Jim Bradshaw: How a shipwreck loosened Spain's grip on Louisiana
On Jan. 11, 1784, the Spanish ship El Cazador left Veracruz, Mexico, for New Orleans, under the command of Capt. Gabriel de Campos y Pineda. It was carrying 19 tons of newly minted silver coins.
It was almost to the Crescent City when it ran into a storm and sank not far from the mouth of the Mississippi River. That storm not only changed the course of El Cazador, but some people say it could have changed a big hunk of Louisiana history.
At that time, New Orleans was the capital of Spanish Louisiana and King Carlos III was sending the 400,000 silver pesos and 50,000 pesos worth of smaller coins from the Mexican mint to pay his soldiers and government officials here and to replace the paper money, a lot of it counterfeit, that was being used in Louisiana.
The story came to light in 1993, two centuries after the fateful shipwreck. On Aug. 2, Jerry Murphy, captain of the trawler Mistake, dropped his nets in the Gulf about 50 miles south of New Orleans. When he pulled them back up, they looked like they were filled with rocks.
It turned out to be really nice rocks. They were piles of coins that had been fused together underwater.
It didn’t take long for Murphy’s uncle, Jim Reahard of Grand Bay, Ala., who was Mistake’s owner, to get in touch with a lawyer and file a claim on the wreck. He also hired Robert Stenuit, a naval historian based in Brussels, to see what he could find out about the wreck.
Stenuit rummaged through old Spanish records to identify El Cazador, and, importantly, to determine that the ship was in international waters (so not subject to state or federal salvage regulations) and was too old for the Spanish government to make a claim.
As it turned out, a good Powerball ticket would have been more valuable than El Cazador’s horde. But the discovery also raised claims that the sinking was part of a train of events that at least influenced our history, maybe actually changed it.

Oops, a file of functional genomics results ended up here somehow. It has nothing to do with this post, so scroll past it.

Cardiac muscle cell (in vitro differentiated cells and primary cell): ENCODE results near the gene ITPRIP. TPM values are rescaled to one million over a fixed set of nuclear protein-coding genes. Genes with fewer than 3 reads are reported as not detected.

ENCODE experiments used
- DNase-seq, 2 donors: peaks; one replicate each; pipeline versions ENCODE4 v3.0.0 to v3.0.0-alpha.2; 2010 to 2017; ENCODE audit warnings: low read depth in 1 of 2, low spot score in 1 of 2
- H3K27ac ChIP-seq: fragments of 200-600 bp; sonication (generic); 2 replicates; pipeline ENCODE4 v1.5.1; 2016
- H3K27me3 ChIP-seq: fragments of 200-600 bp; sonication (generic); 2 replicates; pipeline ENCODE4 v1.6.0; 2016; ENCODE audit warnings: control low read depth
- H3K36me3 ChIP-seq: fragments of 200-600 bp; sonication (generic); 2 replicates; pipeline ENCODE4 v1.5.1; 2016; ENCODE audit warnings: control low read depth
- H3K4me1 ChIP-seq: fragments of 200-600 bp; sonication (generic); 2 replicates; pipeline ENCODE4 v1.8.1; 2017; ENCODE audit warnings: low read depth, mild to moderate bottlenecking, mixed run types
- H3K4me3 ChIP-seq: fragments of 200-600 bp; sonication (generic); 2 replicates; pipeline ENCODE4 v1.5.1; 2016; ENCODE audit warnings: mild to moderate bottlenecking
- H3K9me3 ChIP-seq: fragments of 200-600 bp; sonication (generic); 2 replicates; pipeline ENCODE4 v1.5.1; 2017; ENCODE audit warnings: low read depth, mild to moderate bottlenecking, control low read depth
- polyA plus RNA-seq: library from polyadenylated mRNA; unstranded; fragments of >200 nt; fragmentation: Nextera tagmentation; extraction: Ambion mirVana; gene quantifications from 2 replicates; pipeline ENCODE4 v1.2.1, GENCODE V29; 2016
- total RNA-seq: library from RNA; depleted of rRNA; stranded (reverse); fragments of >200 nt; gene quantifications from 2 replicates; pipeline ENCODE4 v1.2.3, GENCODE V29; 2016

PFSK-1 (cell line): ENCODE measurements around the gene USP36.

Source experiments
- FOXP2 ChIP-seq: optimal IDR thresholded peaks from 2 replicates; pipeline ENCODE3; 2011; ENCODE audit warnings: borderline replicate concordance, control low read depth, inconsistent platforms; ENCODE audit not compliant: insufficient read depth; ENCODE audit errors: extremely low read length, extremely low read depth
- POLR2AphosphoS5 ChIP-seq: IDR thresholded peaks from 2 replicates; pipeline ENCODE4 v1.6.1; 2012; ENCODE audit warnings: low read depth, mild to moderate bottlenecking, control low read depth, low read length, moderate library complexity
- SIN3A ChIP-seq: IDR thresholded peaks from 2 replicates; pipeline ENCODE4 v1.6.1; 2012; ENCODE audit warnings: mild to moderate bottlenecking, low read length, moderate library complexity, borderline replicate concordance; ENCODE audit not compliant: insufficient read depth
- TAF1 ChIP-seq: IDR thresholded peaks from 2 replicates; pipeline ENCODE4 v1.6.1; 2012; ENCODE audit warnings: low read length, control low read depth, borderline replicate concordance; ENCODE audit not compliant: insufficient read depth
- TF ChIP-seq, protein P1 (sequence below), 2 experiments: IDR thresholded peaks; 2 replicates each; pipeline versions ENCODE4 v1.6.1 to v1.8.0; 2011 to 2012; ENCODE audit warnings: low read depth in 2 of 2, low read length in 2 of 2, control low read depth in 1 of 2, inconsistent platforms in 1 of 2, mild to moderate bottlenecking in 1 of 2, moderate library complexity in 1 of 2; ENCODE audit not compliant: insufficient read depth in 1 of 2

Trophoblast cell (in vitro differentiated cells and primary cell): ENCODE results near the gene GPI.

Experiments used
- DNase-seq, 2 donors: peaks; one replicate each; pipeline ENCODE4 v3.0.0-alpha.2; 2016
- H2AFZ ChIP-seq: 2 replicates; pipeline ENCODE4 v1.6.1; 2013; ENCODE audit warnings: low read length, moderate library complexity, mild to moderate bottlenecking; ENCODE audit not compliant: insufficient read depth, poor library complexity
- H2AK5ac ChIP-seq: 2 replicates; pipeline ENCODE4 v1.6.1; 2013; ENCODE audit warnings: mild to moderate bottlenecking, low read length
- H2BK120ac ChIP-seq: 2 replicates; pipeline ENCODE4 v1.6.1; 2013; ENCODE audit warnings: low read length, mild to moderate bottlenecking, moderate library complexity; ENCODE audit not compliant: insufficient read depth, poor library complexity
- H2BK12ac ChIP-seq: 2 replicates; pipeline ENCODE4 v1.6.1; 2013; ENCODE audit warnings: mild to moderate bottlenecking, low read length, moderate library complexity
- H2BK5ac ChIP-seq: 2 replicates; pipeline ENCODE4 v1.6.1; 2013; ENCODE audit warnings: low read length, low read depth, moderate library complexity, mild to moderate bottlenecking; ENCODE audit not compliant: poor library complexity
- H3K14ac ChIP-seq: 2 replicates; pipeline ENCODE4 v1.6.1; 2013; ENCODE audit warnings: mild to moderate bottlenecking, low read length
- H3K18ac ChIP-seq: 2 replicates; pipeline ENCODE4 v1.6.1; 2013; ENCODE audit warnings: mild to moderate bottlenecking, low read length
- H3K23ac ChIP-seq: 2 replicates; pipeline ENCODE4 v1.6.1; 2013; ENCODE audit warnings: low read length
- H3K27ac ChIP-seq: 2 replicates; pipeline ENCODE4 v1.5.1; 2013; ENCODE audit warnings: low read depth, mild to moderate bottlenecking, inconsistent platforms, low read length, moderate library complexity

That story goes like this:
When El Cazador set sail from Veracruz, Louisiana was becoming harder to manage from faraway Spain and was getting so expensive to maintain that King Carlos and his advisors were beginning to wonder if it was worth the cost. If El Cazador had made it to New Orleans, the money it carried would have gone a long way toward solving Spanish financial woes and King Carlos would have probably held on to the territory for at least a bit longer.
But the money didn’t make it to the city and Spain jumped at Napoleon’s offer in 1800 to a land swap that put Louisiana back into French control.
At the time, Napoleon had big ideas about creating a French empire in North America, and might have done it except for a slave uprising in Haiti at the same time that another of a long secession of squabbles between England and France was brewing in Europe.
Napoleon couldn’t afford to fight in Haiti and Europe at the same time; or even in Europe by itself.
He was looking for a way to build up his war chest just at the time that President Thomas Jefferson decided that the United States needed control of New Orleans and the Mississippi River.
According to that version, a realm was lost for want of a coin. Without the lost money, Spain couldn’t afford to keep Louisiana and gave it back to France; Napoleon couldn’t keep it, either, and sold it to the United States.
Unfortunately, historians such as Paul Hoffman of LSU say that while that sounds like a good story, it didn’t happen that way.
In an interview in 1994 with Janet McConnaughey of the Associated Press, Hoffman said New Orleans shopkeepers probably got hurt worse than the Spanish government.
“The laundresses and boardinghouse keepers and tavern keepers — folk who extended credit to soldiers — would have had to wait for another year (to get paid),” he said. “It almost certainly did not have any effect on Spain’s decision to give up Louisiana ... which had to do with its position in Europe and diplomacy and warfare and other reasons.”
He’s an expert on Louisiana colonial history and is probably right.
Still, the made-up version makes a pretty good yarn — and I like to think it could be just a little bit true.
A collection of Jim Bradshaw’s columns, Cajuns and Other Characters, is now available from Pelican Publishing. You can contact him at firstname.lastname@example.org or P.O. Box 1121, Washington LA 70589.